Encyclopedia Astronautica

Lox/Kerosene propellant rocket stage. Loaded/empty mass 85,800/4,400 kg. Thrust 866.71 kN. Vacuum specific impulse 290 seconds. License built MB-3 ELT Thor

Cost $ : 30.000 million.

AKA: Extended Length Tank Thor MB-3.
Status: Retired 1992.
Gross mass: 85,800 kg (189,100 lb).
Unfuelled mass: 4,400 kg (9,700 lb).
Height: 22.00 m (72.00 ft).
Diameter: 2.44 m (8.00 ft).
Span: 2.44 m (8.00 ft).
Thrust: 866.71 kN (194,844 lbf).
Specific impulse: 290 s.
Specific impulse sea level: 253 s.
Burn time: 270 s.
Number: 21 .

More... - Chronology...

Associated Countries
Associated Engines
  • MB-3-3 Rocketdyne Lox/Kerosene rocket engine. 866.7 kN. Out of Production. License built in Japan for H-1. Isp=290s. First flight 1964. More...

Associated Launch Vehicles
  • N-2 Licensed version of Delta built in Japan using both US and Japanese components. 4 stage vehicle. More...
  • H-1 Japanese license-built version of Delta launch vehicle, with Japanese-developed upper stages. More...
  • H-1 (2) American orbital launch vehicle. Three stage version consisting of 9 x Castor 2 + 1 x ELT Thor N + 1 x LE-5 More...
  • H-1 6R American orbital launch vehicle. Four stage version consisting of 6 x Castor 2 + 1 x ELT Thor N + 1 x LE-5 + 1 x UM129A More...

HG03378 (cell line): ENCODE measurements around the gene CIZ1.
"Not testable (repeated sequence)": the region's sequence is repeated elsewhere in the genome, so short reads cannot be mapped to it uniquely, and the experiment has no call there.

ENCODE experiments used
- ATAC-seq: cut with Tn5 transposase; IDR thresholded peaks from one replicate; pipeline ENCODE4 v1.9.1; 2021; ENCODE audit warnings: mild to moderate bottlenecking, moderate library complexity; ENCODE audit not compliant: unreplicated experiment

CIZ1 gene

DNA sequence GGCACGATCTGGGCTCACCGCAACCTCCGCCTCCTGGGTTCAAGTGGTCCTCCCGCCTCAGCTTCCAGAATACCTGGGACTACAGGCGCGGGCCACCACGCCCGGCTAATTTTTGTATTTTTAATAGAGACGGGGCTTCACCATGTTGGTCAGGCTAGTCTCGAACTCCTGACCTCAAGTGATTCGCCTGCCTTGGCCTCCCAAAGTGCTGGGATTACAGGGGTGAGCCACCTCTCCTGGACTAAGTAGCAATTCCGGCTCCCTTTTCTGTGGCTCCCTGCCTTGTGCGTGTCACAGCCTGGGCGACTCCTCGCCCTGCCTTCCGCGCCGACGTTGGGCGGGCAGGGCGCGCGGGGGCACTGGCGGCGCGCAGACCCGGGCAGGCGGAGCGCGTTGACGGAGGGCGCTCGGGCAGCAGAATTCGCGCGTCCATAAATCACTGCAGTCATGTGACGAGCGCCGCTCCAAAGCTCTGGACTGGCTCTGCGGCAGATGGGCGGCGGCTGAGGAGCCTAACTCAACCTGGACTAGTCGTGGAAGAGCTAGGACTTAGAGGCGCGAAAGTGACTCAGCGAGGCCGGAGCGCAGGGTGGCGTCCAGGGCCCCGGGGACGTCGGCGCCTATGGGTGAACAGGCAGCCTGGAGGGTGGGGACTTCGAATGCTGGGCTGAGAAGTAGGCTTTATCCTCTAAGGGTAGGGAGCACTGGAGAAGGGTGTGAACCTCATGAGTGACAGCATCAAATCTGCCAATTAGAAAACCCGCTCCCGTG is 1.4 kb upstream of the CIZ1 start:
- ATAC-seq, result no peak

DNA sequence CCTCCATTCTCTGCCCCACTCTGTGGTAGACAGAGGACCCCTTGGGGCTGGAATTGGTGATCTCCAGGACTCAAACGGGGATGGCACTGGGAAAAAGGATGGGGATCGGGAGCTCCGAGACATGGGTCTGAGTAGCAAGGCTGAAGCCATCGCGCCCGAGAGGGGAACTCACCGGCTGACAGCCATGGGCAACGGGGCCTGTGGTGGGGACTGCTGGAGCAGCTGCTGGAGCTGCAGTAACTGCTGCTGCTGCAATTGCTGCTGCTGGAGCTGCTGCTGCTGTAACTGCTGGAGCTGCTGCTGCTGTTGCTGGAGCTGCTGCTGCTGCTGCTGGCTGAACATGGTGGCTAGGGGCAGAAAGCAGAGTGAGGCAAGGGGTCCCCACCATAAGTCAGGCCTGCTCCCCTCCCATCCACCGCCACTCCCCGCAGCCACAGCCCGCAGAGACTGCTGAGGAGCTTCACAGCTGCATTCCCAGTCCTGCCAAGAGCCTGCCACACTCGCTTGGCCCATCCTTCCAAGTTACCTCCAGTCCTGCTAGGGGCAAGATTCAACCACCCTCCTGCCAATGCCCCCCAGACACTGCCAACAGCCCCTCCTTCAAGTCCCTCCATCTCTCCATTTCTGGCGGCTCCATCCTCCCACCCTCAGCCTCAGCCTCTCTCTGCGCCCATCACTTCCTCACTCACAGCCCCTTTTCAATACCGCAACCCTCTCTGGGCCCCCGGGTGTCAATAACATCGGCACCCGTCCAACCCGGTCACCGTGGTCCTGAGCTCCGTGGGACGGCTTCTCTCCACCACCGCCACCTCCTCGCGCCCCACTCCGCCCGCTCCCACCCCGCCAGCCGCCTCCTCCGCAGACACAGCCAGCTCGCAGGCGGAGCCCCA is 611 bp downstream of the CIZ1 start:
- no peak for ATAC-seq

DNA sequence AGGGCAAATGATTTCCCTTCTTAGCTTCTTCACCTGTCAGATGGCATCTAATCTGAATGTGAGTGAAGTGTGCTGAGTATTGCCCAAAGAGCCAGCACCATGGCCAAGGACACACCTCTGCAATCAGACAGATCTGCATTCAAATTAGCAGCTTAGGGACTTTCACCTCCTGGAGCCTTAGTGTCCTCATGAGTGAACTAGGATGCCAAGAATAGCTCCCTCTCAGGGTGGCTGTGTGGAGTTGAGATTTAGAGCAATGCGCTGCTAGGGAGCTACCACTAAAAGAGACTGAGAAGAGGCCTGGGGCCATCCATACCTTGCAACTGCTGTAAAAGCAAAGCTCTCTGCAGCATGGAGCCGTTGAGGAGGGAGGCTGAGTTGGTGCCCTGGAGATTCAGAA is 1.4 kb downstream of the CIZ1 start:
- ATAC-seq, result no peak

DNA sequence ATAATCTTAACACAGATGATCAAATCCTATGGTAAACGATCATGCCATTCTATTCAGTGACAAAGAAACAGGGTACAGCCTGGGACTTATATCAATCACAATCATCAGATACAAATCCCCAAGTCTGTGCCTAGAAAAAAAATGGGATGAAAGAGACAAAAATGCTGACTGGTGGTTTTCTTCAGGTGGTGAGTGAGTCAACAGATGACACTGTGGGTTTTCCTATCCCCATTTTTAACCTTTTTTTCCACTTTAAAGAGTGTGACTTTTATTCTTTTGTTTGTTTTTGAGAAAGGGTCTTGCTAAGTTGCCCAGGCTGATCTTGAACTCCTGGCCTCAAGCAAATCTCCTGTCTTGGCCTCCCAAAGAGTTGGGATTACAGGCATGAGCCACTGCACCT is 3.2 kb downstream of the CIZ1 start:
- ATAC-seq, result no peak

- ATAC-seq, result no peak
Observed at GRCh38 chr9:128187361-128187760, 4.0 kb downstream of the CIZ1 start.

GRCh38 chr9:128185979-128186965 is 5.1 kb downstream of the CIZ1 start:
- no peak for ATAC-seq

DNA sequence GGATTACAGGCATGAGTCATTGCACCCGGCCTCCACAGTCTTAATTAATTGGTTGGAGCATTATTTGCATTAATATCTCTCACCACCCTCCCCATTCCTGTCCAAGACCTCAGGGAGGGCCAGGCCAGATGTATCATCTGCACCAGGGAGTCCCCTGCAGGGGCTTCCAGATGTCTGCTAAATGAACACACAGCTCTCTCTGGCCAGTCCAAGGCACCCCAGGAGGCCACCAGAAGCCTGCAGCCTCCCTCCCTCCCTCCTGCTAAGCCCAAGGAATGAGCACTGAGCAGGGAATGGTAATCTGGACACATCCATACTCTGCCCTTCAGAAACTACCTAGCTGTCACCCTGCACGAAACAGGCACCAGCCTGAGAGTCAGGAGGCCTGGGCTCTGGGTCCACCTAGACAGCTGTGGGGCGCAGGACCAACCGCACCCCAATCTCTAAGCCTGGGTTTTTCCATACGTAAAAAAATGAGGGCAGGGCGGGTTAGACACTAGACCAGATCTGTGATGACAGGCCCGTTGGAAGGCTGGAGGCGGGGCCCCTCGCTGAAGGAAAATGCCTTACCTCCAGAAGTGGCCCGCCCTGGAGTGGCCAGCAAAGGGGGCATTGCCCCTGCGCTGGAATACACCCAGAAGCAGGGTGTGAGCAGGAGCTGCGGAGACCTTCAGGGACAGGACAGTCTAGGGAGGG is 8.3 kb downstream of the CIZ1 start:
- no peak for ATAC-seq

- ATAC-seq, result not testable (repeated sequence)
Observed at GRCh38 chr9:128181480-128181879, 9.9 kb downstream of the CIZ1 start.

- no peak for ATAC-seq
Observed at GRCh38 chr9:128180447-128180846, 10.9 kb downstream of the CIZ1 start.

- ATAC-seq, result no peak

Associated Propellants
  • Lox/Kerosene Liquid oxygen was the earliest, cheapest, safest, and eventually the preferred oxidiser for large space launchers. Its main drawback is that it is moderately cryogenic, and therefore not suitable for military uses where storage of the fuelled missile and quick launch are required. In January 1953 Rocketdyne commenced the REAP program to develop a number of improvements to the engines being developed for the Navaho and Atlas missiles. Among these was development of a special grade of kerosene suitable for rocket engines. Prior to that any number of rocket propellants derived from petroleum had been used. Goddard had begun with gasoline, and there were experimental engines powered by kerosene, diesel oil, paint thinner, or jet fuel kerosene JP-4 or JP-5. The wide variance in physical properties among fuels of the same class led to the identification of narrow-range petroleum fractions, embodied in 1954 in the standard US kerosene rocket fuel RP-1, covered by Military Specification MIL-R-25576. In Russia, similar specifications were developed for kerosene under the specifications T-1 and RG-1. The Russians also developed a compound of unknown formulation in the 1980's known as 'Sintin', or synthetic kerosene. More...

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